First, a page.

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THURSDAY THORNS
02/05/2015
Pinot Noir: Very Good and Still Getting Better

By Stephen Eliot

It is easy enough to argue that, over the last generation or so, no California wine has shown as much improvement as Pinot Noir. It was not a player in the great awakening of the 1970s hereabouts. It won no acclaim in the storied Judgment of Paris, and, even among the most sanctimonious champions of “balance” who fancifully see California as having lost its way in succumbing to richness and “irrational exuberance,” Pinot is not criticized as a varietal whose hallowed local beginnings have somehow been betrayed. There were a few noteworthy producers such as Chalone, Mt. Eden and Hanzell that seemed to understand Pinot Noir early on, and, in the late 1970s, names like Acacia, Calera and Carneros Creek began to draw attention, but it was really not until some twenty or so years back that number of good Pinots began to achieve critical mass and, in a significant way, prove the grape’s mettle here on the West Coast. The secret, of course, is that it began to be grown in the right places.

There is no question but that Pinot Noir is a temperamental varietal, and it has famously earned the title the “heartbreak grape” as well as a good many less-polite epithets from those who have chosen to grow and make it. It will not reach its heights in the same climes favored by Cabernet Sauvignon, Zinfandel et al, and, in its early years, too much of the stuff was planted in places too warm for its liking. The shift in focus to cooler coastal districts later on set Pinot on the path to success, and, at least on first glance, the California version is no longer a work in progress.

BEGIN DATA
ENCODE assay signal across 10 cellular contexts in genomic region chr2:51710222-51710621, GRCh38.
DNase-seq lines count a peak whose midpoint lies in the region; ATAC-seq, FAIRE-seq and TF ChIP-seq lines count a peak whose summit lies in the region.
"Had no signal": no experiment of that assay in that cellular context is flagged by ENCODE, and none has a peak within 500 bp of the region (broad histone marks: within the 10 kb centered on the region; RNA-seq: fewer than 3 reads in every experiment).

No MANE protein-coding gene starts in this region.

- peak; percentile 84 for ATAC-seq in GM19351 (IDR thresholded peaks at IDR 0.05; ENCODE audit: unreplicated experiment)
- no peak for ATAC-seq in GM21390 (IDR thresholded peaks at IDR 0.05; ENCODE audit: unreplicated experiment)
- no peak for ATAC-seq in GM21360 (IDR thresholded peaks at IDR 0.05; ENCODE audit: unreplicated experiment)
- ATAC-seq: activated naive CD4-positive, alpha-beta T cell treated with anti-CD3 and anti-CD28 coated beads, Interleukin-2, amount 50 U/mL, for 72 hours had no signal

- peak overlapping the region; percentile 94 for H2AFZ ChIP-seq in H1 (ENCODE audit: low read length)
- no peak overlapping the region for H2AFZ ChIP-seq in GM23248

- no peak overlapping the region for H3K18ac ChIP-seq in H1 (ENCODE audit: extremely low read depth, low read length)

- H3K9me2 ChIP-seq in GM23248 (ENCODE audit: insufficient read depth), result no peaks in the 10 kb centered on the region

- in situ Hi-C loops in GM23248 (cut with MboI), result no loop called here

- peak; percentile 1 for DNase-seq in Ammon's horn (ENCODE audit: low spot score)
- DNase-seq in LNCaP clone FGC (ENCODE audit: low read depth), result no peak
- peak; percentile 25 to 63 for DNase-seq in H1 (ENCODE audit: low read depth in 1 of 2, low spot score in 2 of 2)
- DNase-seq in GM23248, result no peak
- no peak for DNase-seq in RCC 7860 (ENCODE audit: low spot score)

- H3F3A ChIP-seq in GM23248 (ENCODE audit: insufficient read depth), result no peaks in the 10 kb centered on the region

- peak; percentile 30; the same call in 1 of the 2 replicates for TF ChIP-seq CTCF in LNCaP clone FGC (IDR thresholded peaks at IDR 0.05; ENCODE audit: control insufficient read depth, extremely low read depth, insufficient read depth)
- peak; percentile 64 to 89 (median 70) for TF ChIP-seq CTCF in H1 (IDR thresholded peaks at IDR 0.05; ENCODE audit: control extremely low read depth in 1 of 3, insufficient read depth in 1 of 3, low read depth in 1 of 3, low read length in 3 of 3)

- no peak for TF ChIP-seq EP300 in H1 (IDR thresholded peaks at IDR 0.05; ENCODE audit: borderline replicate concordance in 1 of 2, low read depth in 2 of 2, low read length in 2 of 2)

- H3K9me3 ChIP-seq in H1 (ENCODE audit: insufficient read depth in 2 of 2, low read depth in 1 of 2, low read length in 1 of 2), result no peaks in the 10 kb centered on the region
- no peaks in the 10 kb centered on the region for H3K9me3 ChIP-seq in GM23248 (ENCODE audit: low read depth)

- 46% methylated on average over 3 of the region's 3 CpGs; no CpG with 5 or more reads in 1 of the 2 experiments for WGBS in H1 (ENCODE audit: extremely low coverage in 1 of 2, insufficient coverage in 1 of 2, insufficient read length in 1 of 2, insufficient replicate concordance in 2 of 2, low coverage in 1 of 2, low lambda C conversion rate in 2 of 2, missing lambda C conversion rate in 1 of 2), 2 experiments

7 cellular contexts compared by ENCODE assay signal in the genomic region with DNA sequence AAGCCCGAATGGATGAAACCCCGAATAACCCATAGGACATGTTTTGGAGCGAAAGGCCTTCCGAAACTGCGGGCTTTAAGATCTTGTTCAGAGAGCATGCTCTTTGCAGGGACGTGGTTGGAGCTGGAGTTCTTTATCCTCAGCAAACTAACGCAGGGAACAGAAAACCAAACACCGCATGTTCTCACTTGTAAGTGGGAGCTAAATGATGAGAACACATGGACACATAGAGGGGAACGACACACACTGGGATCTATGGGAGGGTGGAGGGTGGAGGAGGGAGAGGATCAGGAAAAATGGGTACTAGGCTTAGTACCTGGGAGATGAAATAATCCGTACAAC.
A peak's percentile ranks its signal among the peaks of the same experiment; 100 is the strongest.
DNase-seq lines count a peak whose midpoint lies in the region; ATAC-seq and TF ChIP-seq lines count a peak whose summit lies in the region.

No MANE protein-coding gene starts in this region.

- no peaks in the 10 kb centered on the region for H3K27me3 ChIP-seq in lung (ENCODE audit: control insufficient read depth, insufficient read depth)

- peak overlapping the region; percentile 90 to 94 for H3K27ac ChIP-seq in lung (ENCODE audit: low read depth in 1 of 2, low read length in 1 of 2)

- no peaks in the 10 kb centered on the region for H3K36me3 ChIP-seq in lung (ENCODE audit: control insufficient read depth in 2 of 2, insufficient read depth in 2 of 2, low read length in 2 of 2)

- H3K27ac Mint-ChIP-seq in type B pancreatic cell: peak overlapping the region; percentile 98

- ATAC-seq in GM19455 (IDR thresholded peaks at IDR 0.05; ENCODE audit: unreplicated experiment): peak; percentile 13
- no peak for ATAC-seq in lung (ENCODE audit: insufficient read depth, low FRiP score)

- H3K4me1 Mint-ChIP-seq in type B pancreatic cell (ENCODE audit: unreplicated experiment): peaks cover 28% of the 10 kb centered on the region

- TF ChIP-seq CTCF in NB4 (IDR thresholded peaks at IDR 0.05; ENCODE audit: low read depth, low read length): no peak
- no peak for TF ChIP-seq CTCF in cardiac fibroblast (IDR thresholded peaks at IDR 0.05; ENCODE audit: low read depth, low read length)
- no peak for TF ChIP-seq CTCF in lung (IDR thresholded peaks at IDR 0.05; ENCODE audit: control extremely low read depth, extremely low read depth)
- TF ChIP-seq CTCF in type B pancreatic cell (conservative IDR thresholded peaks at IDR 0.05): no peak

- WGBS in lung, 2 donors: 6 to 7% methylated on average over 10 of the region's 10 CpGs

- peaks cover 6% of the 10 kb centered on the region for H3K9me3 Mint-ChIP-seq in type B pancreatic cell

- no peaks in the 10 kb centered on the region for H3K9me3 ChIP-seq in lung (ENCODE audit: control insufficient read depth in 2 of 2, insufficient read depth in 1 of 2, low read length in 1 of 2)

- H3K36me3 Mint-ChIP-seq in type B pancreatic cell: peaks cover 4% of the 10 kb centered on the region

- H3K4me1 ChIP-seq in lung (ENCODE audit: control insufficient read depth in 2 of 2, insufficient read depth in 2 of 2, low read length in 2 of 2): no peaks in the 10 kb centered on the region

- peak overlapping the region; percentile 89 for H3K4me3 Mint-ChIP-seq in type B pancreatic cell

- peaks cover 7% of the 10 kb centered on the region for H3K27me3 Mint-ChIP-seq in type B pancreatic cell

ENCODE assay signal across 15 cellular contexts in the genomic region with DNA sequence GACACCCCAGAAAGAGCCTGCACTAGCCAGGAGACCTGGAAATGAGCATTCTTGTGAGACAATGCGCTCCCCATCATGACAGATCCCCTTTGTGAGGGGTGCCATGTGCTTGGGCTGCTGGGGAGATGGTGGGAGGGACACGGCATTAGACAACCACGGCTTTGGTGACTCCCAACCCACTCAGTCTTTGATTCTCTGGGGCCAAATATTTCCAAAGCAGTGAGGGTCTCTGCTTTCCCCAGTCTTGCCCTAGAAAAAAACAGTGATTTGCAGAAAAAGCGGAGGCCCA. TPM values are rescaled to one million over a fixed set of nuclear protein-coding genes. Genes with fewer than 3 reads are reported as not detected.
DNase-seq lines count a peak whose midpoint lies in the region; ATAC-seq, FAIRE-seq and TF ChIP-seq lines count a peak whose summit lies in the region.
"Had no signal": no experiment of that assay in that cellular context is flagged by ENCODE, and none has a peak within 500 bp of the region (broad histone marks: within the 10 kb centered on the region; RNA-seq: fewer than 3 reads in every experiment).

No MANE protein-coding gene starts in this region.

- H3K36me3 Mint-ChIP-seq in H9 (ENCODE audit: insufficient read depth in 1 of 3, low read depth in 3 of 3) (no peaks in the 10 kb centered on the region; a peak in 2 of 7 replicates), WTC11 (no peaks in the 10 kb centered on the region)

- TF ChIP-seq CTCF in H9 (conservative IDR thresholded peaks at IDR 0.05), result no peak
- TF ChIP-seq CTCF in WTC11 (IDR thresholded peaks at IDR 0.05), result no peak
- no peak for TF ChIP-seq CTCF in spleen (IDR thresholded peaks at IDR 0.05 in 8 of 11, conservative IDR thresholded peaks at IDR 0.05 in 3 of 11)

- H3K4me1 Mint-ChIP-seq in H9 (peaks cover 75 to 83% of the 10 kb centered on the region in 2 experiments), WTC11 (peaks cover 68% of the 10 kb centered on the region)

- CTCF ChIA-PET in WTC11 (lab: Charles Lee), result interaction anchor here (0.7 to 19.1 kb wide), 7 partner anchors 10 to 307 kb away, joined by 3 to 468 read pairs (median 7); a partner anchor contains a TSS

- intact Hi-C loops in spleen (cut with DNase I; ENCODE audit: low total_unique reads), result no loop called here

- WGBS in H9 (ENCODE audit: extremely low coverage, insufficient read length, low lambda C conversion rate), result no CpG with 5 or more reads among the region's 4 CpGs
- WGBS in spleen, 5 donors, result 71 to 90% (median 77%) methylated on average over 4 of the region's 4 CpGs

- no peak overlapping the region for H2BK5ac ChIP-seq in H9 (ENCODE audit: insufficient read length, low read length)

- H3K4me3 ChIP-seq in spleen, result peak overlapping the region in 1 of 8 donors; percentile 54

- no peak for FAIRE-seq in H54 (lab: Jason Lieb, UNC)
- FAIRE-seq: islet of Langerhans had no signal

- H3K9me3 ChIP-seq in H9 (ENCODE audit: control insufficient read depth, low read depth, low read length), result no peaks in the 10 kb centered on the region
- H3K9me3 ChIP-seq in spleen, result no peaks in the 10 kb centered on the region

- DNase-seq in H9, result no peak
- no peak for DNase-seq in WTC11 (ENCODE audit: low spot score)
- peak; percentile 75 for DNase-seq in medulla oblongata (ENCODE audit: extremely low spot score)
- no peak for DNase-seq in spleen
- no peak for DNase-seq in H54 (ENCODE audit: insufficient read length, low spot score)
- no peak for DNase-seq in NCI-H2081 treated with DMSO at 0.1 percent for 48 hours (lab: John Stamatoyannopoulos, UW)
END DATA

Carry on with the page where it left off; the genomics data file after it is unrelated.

The truth is, however, that even the most accomplished Pinot makers will tell you that they are constantly rethinking and refining their approaches to the grape, and, most every time we sit down with them to discuss Pinot’s new success, they will talk more about what is next than what is. As good as things are, the common view is that Pinot will only get better, and subjects like vineyard management, clonal selection, rootstocks and tweaks in cooperage and winemaking technique quickly become the topics of conversation. And, of course, no winemaker discussion about Pinot Noir ends without lengthy musings regarding terroir and an ever deepening understanding of its specific impact on quality and varietal expression.

Given the decidedly varied voices in which Pinot is capable of speaking from one vineyard to the next, it is now not uncommon to see four or five individual bottlings from the same winery, and some producers boast an imposing portfolio of a dozen or more. We understand the unease and confusion that many may feel when confronted by the lengthening lists of different Pinots from the same maker, but dedicated Pinot Noir lovers have always seemed a breed unto themselves and endlessly revel in the smallest differences that terroir and even a few rows either way in a vineyard can make. There is an ongoing debate these days about whether Pinots blended from multiple vineyards are inherently greater or lesser than those wholly owing to one site, but the search for a priori answers, as most generally do, only draws attention away from what is in the glass, and, as always, we prefer to evaluate wines one glass at a time.

In the end, we do not see the question about the “best way” to grow and make Pinot ever being amicably answered and are too busy tasting too many good wines of divergent styles to climb up on the au courant soapbox of “true believers.” Rather, we count ourselves among the many who find increasing pleasure in the diversity and remarkable quality shown in so many local versions, and we look forward with great optimism to the next vintage and the one after that.


 

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